Following three consecutive rainy seasons that brought little rainfall, Somalia is experiencing its worst drought in decades, causing massive displacement. Even before the drought, Somalia faced significant humanitarian challenges due to years of conflict. Civil society is providing essential help but response is hampered by violence, corruption and dysfunctional politics. The lack of rain, coming on top of the shock of a global pandemic and now soaring food prices is putting millions of Somalians at risk. Civil society’s response must urgently be supported.

Somalia has experienced long periods of droughts before, but something is different this time. Three successive failed rainy seasons, which experts link to climate change, have led to the worst drought in decades. This comes on top of persistent conflict and political instability, the impacts of the pandemic and other shocks, including an infestation of desert locusts and rising food prices stoked by Russia’s war on Ukraine.

Somalia’s drought crisis

As of May 2022, an estimated 6.1 million Somalis have been affected by drought, with 771,400 displaced from their homes in search of food, water and pasture. The figure is only expected to rise. People across the country have been pushed to the brink and many are at risk of starvation.

Somalia’s southern and central regions have faced particularly harsh conditions as wells and waterbodies have dried up. Water shortages have affected crops and livestock, resulting in huge economic losses for pastoral communities. The price of core commodities such as food, fuel, water and livestock fodder have also risen significantly. Disease outbreaks, including cholera, are on the rise due to contaminated water, stagnant waterbodies and lack of proper water, sanitation and hygiene (WASH) facilities.

The drought has particularly affected women, who often have extra responsibilities related to water collection and household care. These force them to travel long distances in search of water, which exposes them to greater risk. Children in 30 per cent of households have dropped out of school and young girls are being forced to marry at increasingly higher rates out of economic need. People with disabilities are facing higher levels of neglect as their caretakers go in search of food and water and older people are increasingly marginalised as traditional social structures break under the weight of the economic crisis.

Those leaving in search of better conditions often find additional challenges in the forms of eviction threats, lack of basic service provision and vulnerability to diseases. Displaced women are more vulnerable than men due to increased risks of sexual violence and harassment. Figures indicate that 80 per cent of people arriving in displacement camps are women and older people. Without urgent action in the most severely affected areas, the situation is expected to worsen.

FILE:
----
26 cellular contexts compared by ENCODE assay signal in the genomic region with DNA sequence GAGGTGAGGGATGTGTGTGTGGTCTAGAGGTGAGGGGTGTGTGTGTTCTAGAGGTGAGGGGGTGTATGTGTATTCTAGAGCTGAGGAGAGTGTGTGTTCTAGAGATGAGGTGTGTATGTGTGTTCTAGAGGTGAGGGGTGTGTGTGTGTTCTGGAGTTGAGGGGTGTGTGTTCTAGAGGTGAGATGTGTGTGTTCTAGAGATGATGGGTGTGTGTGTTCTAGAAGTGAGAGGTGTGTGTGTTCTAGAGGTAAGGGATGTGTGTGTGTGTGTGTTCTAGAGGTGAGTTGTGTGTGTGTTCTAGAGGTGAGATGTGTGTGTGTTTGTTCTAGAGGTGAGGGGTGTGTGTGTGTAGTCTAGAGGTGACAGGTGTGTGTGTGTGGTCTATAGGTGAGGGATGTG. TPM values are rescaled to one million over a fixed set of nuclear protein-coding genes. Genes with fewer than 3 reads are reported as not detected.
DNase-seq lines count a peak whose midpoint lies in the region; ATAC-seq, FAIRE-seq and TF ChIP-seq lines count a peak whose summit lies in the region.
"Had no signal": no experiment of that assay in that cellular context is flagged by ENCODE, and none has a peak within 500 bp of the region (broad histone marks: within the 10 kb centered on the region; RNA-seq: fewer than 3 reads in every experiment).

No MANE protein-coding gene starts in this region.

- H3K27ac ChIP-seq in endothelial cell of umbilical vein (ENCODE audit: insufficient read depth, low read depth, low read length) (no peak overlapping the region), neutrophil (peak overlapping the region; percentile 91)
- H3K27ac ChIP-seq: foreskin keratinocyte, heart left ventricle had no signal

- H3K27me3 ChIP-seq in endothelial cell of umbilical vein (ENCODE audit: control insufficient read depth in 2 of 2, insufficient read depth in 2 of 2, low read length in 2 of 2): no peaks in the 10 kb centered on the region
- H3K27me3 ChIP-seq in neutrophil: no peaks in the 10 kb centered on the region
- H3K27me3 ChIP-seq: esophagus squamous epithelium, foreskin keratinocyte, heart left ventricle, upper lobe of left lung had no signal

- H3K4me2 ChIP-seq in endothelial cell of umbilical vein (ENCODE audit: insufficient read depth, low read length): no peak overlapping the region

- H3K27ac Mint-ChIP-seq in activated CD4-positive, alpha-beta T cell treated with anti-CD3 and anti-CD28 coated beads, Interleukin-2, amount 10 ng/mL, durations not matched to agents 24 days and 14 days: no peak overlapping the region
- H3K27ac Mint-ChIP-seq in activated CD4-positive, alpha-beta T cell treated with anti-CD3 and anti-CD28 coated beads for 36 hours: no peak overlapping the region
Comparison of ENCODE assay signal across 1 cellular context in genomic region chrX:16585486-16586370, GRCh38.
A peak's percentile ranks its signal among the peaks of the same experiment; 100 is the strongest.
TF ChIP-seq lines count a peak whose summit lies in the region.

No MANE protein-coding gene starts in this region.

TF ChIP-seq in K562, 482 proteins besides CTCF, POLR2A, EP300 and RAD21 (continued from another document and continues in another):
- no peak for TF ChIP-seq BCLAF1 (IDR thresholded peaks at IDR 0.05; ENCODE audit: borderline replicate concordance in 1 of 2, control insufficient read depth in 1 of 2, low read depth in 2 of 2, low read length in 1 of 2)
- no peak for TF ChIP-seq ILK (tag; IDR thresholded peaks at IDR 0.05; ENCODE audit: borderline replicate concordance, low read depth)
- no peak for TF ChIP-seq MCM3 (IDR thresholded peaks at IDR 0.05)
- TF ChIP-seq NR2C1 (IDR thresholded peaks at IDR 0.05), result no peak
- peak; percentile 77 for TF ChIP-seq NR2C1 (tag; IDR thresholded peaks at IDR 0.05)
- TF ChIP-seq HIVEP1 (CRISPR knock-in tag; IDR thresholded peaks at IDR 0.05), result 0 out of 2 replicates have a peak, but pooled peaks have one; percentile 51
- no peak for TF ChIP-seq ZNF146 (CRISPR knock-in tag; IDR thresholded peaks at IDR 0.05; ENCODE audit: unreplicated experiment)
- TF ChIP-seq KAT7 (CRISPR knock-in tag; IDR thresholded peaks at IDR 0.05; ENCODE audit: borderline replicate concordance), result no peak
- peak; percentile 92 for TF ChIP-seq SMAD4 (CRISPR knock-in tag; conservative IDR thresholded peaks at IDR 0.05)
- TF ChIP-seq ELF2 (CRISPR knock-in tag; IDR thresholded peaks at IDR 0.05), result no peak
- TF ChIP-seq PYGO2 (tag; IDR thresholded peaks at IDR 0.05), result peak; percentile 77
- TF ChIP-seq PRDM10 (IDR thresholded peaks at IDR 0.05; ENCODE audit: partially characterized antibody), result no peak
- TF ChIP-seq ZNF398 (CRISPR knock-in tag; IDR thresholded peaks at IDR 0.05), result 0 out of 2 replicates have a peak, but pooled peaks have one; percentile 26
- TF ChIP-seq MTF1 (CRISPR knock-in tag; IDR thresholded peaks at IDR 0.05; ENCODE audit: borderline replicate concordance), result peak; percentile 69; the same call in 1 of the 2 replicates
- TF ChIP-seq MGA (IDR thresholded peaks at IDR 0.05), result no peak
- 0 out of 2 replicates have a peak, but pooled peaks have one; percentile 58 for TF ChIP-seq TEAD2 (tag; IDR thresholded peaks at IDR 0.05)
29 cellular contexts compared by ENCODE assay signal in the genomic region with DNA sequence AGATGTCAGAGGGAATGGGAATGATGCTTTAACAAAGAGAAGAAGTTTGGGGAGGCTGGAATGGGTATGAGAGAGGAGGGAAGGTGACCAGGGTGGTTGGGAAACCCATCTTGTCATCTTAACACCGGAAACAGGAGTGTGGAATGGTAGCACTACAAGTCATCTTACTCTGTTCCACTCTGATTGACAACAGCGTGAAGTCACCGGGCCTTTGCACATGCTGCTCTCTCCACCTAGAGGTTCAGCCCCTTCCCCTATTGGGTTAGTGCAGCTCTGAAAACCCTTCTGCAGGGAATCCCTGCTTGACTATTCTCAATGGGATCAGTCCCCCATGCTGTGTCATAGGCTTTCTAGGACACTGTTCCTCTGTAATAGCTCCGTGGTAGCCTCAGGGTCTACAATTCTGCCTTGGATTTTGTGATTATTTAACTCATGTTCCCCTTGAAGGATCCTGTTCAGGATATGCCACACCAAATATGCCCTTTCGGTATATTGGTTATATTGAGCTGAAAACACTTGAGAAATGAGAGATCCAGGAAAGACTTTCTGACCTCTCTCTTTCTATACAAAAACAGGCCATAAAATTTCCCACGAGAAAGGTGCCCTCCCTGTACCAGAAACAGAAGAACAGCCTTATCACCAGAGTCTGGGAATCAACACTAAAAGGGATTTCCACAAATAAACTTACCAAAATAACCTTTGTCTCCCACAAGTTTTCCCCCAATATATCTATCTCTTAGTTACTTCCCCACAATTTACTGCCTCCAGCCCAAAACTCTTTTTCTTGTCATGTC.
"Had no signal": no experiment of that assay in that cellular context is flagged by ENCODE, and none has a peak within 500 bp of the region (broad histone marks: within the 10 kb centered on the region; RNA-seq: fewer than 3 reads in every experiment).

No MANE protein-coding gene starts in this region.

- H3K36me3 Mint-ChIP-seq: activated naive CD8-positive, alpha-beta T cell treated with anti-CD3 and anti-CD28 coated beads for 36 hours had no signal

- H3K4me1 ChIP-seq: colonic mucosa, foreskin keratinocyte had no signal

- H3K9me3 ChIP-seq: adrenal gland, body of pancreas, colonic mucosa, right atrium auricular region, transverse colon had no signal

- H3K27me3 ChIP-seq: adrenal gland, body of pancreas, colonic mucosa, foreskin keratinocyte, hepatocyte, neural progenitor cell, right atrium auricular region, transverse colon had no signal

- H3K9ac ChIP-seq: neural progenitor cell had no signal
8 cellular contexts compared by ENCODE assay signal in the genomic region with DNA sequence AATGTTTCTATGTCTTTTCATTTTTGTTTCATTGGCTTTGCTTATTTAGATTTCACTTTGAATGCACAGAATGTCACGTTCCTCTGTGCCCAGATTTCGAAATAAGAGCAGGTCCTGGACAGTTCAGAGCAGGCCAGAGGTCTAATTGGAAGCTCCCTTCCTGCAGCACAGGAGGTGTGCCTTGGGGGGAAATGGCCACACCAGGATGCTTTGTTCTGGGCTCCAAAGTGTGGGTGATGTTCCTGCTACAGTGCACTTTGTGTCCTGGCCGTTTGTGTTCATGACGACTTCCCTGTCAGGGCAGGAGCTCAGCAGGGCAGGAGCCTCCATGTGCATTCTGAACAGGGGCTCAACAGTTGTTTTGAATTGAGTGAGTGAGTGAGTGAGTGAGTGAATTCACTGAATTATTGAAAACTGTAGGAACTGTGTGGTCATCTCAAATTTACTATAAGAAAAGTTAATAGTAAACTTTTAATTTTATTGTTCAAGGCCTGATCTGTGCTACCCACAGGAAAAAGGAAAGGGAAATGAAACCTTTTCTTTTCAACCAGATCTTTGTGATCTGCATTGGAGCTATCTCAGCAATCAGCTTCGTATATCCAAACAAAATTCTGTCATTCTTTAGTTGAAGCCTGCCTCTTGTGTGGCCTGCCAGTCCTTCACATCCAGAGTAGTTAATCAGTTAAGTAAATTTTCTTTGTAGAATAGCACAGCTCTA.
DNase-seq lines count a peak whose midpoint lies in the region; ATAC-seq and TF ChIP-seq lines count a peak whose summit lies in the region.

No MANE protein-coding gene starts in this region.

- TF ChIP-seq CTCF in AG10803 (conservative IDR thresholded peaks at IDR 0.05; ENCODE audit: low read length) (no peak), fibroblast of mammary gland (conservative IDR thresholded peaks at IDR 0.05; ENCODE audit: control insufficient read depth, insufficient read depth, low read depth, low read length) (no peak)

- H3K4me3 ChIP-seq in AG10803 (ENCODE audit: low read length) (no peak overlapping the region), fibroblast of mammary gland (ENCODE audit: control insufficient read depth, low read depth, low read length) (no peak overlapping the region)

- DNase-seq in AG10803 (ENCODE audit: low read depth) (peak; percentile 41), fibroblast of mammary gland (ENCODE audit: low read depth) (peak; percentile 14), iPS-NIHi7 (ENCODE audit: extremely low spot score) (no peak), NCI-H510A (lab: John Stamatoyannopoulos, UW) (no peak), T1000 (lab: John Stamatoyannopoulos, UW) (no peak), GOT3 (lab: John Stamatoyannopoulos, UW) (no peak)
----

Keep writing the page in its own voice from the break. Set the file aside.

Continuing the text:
The humanitarian response

International organisations are trying to meet the needs of drought-affected communities. In December 2021, the United Nations (UN) Office for the Coordination of Humanitarian Affairs (OCHA) released the 2022 Humanitarian Response Plan (HRP) for Somalia, outlining a strategy for 2022 that included the release of US$17 million dollars from the Central Emergency Response Fund on top of the US$35 million contributed in 2021. These are in addition to the US$60 million provided by donors to the Somalia Humanitarian Fund, one of the UN’s country-based pooled funds. The HRP aims to provide life-saving assistance to the most vulnerable people, with particular attention on those at risk of hunger, malnutrition, abuse and violence.

The International Organization for Migration (IOM) is providing displaced families with cash support and helping build new water infrastructure, including boreholes and wells, to reduce displacement from rural drought-stricken communities.

International civil society is also playing a significant role. CARE Somalia currently operates in over 50 camps for displaced people, providing health, nutrition, education and other services. Another international civil society organisation (CSO), Mercy Corps, is assisting by providing direct cash transfers to families and supporting pastoral communities to help build resilience

The International Federation of Red Cross and Red Crescent Societies (IFRC) has issued an emergency appeal to support the Somalia Red Crescent Society to aid its response efforts for 500,000 people in the breakaway regions of Puntland and Somaliland. It has also pledged to contribute the IFRC’s Pan-Africa Zero Hunger Initiative to tackle food insecurity and poverty in the region.

Organisations in other countries have joined the efforts. For instance, a Turkish CSO, the Aziz Mahmud Hudayi Foundation, has provided food assistance to 1,000 drought-affected families in the capital, Mogadishu, and the city of Baidoa, capital of South West state.

At the governmental level, national efforts are being led by the Ministry of Humanitarian Affairs and Disaster Management (MoHADM) in coordination with other governmental agencies at the sub-national level.

Cooperation is key

Much of the response has taken a multi-organisational approach. One of the biggest cash transfer programmes, the Somalia Cash Consortium (SCC), is being implemented by six partner CSOs. The SCC offers unconditional cash transfers to vulnerable populations; in late February and early March it provided aid to households across five of Somalia’s 13 regions. Another cash programme is being led by the Somalia Cash Working Group, a platform that brings different organisations together.